Wow. Alex and I talk at least three times a day, and I only recently found out about how much grief she’s been getting from her friends. Yes, she can be passionate when she believes in something, but she’s been friends with this group of girls since grade school. They’re truly like sisters, and I suppose that’s why they don’t hold back when something irritates them. And that’s also why Alex felt so free to speak her mind. She loves them and wants them to live long and healthy lives, while saving animals. Having said that, I understand where she’s coming from and I’m so proud of her for realizing that her tactics weren’t working and adjusting accordingly.
Recently I gave a presentation at a women’s wellness seminar on the health benefits of eating a plant-based diet. I was so concerned about the reaction I’d get from the audience because let’s face it, food is an emotional topic. Food is very personal, because it’s a big part of who we are. Food defines our childhood, our traditions, and our biggest moments. We all remember what we ate at our holiday dinners, on vacations, when we were sick, and so on, it triggers intense memories. We also know that food can make us well or it can make us sick, and it’s that last part that can really mess with our minds.
Read this article and then the comments, and you’ll see how emotional people become over food. People go crazy when it’s suggested that the foods that they’ve been raised on might be bad for them, even though they know that those foods are probably making them sick. It’s no lie that dairy, especially cheese, is high in fat and cholesterol, and that there is a strong correlation to diseases such as heart disease, diabetes, and some types of cancer. Meat is even worse. But that doesn’t matter to people until they find the Grim Reaper knocking at their door. At that point people either choose to get a clue and change their lifestyles (eating habits and/or exercise), or they cross their fingers and hope that drugs will cure what ails them.
Fortunately, the women at the seminar came with open minds and they were very receptive, especially when I showed them pictures of the vegan recipes that they can find on our blog. I was lucky, because I could have found myself defending my lifestyle, and that’s something I don’t like to do. The question I asked them at the end of my speech was, why would you eat food that is strongly correlated with debilitating and life threatening disease when you can eat food that isn’t?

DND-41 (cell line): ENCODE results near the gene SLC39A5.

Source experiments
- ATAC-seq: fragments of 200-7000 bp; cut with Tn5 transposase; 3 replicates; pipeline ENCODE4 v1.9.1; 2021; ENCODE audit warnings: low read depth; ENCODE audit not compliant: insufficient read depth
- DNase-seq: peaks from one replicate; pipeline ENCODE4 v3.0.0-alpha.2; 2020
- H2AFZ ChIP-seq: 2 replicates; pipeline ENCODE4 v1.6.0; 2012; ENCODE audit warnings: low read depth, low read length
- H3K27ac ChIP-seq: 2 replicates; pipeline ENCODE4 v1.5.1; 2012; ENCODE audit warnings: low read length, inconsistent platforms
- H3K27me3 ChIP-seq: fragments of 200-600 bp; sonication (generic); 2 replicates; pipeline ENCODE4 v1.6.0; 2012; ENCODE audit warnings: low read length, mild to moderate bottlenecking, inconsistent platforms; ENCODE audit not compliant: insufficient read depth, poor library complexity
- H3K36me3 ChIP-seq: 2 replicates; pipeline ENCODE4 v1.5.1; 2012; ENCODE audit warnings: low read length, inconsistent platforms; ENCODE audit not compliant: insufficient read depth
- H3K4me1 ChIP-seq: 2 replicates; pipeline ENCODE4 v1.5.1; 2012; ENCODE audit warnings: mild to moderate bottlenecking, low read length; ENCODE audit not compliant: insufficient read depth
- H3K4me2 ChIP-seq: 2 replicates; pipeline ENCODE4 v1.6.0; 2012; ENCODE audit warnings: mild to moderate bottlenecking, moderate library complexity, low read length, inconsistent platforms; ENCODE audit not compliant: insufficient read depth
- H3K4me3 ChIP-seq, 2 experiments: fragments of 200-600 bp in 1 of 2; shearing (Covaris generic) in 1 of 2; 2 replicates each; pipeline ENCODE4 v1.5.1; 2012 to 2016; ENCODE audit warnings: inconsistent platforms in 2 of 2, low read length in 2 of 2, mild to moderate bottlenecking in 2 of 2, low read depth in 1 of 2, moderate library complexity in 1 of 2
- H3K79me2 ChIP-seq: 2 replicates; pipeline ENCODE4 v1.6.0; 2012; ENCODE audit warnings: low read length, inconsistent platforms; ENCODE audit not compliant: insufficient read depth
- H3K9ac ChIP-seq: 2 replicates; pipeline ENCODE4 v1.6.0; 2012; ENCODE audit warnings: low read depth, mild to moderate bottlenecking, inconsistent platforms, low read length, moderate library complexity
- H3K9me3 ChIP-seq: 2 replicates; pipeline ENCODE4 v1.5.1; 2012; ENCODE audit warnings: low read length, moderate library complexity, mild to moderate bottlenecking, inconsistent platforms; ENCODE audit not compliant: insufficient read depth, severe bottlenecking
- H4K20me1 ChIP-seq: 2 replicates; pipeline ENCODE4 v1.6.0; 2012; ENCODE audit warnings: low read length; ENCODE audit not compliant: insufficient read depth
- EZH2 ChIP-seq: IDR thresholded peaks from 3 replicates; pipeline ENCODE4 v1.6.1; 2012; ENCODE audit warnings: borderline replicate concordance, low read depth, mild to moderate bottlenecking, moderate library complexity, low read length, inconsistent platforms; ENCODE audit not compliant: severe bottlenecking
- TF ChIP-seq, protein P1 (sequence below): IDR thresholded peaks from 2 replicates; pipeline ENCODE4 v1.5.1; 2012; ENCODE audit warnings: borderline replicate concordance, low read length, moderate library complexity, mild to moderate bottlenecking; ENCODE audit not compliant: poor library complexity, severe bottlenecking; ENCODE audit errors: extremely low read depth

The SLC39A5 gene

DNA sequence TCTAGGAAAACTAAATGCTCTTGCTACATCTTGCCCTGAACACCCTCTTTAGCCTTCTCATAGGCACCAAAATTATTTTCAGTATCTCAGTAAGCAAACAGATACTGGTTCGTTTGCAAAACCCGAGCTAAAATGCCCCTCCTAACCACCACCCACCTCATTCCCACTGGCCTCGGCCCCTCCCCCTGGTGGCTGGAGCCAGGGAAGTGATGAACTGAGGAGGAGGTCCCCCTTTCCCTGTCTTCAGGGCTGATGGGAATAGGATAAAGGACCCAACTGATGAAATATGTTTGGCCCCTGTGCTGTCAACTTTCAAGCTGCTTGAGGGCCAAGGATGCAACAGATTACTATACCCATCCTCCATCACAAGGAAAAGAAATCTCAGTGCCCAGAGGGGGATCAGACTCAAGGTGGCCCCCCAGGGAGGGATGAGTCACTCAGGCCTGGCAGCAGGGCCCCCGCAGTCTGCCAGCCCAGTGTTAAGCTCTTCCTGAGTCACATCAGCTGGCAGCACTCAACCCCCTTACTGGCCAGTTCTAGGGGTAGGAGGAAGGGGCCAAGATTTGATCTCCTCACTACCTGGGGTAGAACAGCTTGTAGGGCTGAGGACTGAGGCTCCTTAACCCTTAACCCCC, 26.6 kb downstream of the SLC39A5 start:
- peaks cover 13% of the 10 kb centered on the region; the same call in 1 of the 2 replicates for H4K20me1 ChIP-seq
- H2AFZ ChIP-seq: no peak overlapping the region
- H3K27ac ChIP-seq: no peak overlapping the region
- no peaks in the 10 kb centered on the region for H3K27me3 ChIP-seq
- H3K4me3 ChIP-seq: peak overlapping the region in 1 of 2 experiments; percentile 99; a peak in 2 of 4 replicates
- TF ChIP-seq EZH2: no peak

Vegans are strong willed, passionate, and compassionate people. We love animals to our core. We don’t separate animals into categories, such as, pets (dogs, cats, hamsters…), livestock, zoo animals, etc,. We’re an equal opportunity bunch. We believe that every animal on this planet deserves to live a good life, free of oppression, pain, and neglect. We don’t believe that a dog is any better than a pig. We don’t believe that animals were put on this planet for our entertainment (zoos, Sea World, trophy hunting). We do believe that humans are the highest life form when it comes to intelligence, and with that intellect comes great responsibility. We are caretakers of this planet, and it’s our job to make sure that we don’t do harm to others or the environment. Sadly, we’ve failed miserably. And that is probably why there are some pretty abrasive vegans, who piss people off and make them tune out and become even more adamant about defending their animal consumption.
It has been my opinion from the beginning of this healthy, happy vegan journey of mine to be considerate, kind, and thoughtful about how I approach this lifestyle. My motto is that you catch more bees with sugar, not vinegar. I should probably change that-haha! How about, you get more converts with vegan cupcakes, not vinegar? It doesn’t benefit me, the animals, or mankind to lash out, name call, or degrade our own species to save the lives of other species. It only creates confrontations, resentment, and more pain. I’m thankful that my wise and beautiful daughter has learned that lesson sooner rather than later. And my guess is that by being more compassionate and understanding, her friends will soften and start thinking about what their actions are doing to their health, the environment, and the animals. Only time will tell.
Here are a few beautiful videos that will hopefully make you smile and think.